This week, I want to answer a question that comes up with a lot of PPC beginners: what keyword bid position is best? There’s a lot of misinformation out there about this, so I wanted to offer my own opinion and what has worked for me in the past.
A lot of pay per click marketing newbies assume that getting the number one position is best. While this is guaranteed to get you a lot of traffic, it’s not always the best strategy. Remember, PPC keyword bids are based on an auction system. If you want to be at the top, then you need to bid the highest (and have a pretty decent quality score, but that’s another blog post entirely…). But think about what happens when you’re up against another deep-pocketed competitor who also wants to be at the top no matter what. You’ll end up getting into a bidding war with each other, and will drive up each others keyword bid prices as the auction goes ever higher. This will continue until one of you runs out of money or comes to your senses, whichever comes first.
Now the funny thing about being in the top position is that it almost assures high traffic volume, but doesn’t necessarily offer the most conversions. Most search engine users who are shopping around for products and services are on an information-gathering mission. They want to compare prices and product selection before they make a choice. This means that they are probably going to click on several results (PPC ads and organic results) before they actually complete a transaction. So being #1 isn’t going to do you much good unless you offer a better product than the other guys they click on.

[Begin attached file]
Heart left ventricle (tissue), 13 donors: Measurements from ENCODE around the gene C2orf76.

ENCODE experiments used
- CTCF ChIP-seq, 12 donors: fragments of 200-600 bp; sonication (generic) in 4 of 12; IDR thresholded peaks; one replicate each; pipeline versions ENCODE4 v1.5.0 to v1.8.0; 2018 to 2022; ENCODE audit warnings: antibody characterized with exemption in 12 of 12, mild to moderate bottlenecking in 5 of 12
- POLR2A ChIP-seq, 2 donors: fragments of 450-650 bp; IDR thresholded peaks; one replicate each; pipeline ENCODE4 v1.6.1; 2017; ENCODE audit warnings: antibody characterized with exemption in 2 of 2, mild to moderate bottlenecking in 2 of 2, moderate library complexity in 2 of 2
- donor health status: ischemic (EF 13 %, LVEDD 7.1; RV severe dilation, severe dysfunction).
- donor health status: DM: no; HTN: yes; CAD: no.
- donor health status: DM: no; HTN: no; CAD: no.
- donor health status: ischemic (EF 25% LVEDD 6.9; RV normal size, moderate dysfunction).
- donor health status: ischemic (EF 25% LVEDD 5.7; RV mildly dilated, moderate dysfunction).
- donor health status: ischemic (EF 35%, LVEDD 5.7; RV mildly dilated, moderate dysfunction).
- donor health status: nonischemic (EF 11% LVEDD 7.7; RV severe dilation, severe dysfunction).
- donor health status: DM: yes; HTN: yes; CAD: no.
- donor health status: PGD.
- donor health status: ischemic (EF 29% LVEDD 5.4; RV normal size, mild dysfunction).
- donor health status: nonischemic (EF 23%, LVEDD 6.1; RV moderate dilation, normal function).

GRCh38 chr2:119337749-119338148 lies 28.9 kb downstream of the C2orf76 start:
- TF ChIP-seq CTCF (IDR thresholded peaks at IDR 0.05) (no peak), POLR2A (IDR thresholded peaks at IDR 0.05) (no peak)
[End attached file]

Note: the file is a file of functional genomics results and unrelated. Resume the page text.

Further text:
But, you still need to be pretty visible so that you’re in that initial selection of options. That’s why I always try to shoot for a bid position of around 3 to 5. You’re still showing up at the top of the page (around the first result on the sidebar), but you avoid the inevitable bidding war that comes from going for that top position.
Ultimately, the best keyword bid position is the position that offers the best return on ad spend. That’s up for you to decide. How much ad spend can you afford before it eats too far into your profit margins? Or is it worth it to lose money on an initial customer acquisition in the hopes of gaining a customer that will provide a high lifetime value? These are all serious questions that you need to ask about your advertising efforts, and the answer will vary with each business. Fortunately, PPC gives you the metrics you need to make informed decisions to ensure profitable keyword positions. But it’s up to you to use them.